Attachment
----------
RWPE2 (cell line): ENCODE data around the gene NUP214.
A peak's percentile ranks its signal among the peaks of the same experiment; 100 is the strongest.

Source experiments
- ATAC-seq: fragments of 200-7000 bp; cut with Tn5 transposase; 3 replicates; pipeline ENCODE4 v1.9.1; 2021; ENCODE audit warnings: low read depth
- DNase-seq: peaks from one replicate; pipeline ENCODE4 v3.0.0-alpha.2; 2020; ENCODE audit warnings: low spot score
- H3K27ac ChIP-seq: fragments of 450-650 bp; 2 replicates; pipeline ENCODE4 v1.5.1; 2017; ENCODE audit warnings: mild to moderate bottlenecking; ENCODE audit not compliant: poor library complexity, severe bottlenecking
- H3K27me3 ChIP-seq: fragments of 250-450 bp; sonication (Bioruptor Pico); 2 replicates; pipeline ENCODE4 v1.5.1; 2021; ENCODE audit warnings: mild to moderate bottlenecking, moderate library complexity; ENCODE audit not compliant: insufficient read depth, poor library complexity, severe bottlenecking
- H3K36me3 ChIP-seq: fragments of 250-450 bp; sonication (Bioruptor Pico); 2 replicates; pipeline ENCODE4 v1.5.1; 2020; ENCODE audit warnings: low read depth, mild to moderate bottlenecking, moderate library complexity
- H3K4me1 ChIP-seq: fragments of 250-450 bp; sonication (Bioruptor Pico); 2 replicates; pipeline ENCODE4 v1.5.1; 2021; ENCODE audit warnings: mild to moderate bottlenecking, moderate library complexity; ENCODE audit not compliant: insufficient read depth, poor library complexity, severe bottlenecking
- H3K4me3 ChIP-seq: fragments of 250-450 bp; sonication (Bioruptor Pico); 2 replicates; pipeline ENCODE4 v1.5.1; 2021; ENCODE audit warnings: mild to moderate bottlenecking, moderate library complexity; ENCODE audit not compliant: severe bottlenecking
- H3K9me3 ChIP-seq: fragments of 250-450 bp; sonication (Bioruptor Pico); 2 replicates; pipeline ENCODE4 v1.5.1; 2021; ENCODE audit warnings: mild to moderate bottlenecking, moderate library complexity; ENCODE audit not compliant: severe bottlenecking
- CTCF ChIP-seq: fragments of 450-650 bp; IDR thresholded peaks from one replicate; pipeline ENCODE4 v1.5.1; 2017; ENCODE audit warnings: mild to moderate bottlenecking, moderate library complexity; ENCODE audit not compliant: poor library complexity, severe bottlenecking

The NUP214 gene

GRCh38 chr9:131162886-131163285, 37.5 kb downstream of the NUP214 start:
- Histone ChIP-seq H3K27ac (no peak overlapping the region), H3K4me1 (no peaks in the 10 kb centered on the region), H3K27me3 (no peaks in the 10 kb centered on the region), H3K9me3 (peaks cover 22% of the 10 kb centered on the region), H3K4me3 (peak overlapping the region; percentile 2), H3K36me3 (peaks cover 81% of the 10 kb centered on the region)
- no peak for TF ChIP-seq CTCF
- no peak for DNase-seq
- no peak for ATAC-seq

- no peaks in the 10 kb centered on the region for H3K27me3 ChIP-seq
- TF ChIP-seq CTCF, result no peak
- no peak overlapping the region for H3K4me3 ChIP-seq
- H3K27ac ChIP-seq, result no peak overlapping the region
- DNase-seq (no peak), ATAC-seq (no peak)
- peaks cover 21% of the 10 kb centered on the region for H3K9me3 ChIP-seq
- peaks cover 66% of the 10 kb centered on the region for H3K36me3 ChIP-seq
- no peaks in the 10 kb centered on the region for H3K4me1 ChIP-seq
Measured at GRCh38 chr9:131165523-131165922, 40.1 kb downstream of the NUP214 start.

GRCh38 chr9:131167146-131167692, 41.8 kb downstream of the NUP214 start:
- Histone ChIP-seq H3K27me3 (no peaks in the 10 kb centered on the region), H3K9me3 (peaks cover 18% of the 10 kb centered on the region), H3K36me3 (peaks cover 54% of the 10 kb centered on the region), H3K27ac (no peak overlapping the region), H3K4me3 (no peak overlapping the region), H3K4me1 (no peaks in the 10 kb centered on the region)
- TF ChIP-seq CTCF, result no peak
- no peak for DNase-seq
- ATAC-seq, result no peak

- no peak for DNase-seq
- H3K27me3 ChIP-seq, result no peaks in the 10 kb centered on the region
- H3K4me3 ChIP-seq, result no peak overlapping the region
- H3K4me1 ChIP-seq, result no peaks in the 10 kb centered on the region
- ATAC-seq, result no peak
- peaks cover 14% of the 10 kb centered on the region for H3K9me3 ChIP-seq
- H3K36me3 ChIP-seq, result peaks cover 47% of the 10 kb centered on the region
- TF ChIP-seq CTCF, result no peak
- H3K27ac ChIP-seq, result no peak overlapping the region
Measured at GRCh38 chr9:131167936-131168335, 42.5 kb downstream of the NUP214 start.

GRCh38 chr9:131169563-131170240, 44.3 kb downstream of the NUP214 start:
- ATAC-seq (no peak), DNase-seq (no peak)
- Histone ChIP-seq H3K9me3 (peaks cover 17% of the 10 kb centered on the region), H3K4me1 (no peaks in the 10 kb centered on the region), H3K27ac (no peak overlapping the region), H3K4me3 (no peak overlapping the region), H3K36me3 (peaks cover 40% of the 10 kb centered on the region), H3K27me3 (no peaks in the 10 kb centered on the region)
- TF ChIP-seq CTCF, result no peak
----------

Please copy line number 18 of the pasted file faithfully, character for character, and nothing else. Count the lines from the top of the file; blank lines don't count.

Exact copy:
- no peak for ATAC-seq